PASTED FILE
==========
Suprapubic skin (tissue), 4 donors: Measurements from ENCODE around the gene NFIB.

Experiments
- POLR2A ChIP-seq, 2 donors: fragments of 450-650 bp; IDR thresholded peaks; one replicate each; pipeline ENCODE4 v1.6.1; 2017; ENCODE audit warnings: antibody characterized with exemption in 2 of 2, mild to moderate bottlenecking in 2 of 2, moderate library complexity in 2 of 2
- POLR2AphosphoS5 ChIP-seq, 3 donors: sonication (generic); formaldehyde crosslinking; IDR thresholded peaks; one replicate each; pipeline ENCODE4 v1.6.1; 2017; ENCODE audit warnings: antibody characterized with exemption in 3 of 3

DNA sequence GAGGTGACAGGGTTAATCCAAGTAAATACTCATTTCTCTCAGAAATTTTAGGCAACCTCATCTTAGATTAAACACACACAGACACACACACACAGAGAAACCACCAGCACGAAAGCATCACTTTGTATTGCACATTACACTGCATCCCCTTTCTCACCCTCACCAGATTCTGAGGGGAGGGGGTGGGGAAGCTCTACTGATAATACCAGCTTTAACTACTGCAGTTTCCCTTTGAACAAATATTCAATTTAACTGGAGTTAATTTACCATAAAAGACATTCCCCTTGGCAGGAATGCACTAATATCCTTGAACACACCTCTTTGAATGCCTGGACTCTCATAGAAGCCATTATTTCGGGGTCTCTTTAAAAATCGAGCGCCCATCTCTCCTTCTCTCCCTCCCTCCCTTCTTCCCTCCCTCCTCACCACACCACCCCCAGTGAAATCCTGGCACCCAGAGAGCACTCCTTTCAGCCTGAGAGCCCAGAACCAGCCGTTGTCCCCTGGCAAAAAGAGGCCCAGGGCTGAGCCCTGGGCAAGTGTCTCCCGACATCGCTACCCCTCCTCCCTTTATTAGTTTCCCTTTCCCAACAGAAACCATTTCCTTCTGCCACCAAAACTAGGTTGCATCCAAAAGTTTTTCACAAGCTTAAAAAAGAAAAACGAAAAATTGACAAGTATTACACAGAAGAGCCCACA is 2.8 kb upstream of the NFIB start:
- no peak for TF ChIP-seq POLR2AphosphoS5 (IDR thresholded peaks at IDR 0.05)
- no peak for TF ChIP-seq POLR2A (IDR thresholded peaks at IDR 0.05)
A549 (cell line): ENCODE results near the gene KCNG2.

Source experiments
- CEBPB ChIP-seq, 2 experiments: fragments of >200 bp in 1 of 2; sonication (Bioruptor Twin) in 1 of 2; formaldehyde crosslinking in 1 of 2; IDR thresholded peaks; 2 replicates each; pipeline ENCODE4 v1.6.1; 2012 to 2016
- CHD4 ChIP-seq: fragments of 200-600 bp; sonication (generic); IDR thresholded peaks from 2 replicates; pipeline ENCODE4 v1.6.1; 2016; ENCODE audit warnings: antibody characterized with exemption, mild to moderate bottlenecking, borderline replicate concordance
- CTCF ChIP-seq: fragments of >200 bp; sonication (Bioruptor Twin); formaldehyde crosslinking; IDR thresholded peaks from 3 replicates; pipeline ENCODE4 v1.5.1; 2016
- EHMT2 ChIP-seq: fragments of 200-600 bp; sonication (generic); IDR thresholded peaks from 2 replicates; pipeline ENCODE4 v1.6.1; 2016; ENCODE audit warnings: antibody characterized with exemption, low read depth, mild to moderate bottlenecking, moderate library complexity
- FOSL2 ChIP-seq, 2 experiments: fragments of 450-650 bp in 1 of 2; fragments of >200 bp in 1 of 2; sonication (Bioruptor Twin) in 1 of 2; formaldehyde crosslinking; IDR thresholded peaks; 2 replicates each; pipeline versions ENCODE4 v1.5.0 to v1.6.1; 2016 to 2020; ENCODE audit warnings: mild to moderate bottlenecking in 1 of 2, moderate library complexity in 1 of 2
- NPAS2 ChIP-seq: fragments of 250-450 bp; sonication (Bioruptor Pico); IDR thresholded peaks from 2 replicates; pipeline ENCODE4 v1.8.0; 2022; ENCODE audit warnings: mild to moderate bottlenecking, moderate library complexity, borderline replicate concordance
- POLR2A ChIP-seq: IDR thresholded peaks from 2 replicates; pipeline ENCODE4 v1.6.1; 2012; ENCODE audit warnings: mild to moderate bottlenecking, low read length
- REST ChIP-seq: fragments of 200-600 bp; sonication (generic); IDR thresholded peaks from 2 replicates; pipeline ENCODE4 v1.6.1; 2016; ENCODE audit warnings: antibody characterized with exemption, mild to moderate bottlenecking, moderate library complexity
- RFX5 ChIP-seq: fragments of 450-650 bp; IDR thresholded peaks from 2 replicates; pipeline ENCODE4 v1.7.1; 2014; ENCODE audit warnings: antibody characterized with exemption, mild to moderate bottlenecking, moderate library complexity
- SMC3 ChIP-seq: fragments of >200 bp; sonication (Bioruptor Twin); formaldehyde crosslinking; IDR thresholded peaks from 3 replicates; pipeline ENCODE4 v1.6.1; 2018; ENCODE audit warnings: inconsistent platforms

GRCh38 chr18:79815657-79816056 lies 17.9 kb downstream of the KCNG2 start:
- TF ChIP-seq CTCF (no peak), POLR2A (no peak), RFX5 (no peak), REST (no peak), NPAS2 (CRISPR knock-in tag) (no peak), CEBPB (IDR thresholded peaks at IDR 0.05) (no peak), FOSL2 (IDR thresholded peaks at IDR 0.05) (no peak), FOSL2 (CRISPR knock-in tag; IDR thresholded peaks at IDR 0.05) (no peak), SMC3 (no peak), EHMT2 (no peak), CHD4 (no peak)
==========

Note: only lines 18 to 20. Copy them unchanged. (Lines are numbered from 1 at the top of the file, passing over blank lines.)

- RFX5 ChIP-seq: fragments of 450-650 bp; IDR thresholded peaks from 2 replicates; pipeline ENCODE4 v1.7.1; 2014; ENCODE audit warnings: antibody characterized with exemption, mild to moderate bottlenecking, moderate library complexity
- SMC3 ChIP-seq: fragments of >200 bp; sonication (Bioruptor Twin); formaldehyde crosslinking; IDR thresholded peaks from 3 replicates; pipeline ENCODE4 v1.6.1; 2018; ENCODE audit warnings: inconsistent platforms

GRCh38 chr18:79815657-79816056 lies 17.9 kb downstream of the KCNG2 start: